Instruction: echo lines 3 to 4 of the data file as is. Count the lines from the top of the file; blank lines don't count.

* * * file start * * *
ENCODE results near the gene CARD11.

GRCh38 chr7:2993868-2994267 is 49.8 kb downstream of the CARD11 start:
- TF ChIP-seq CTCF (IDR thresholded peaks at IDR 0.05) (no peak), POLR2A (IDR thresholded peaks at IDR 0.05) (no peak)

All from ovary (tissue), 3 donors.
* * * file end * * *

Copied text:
- TF ChIP-seq CTCF (IDR thresholded peaks at IDR 0.05) (no peak), POLR2A (IDR thresholded peaks at IDR 0.05) (no peak)

All from ovary (tissue), 3 donors.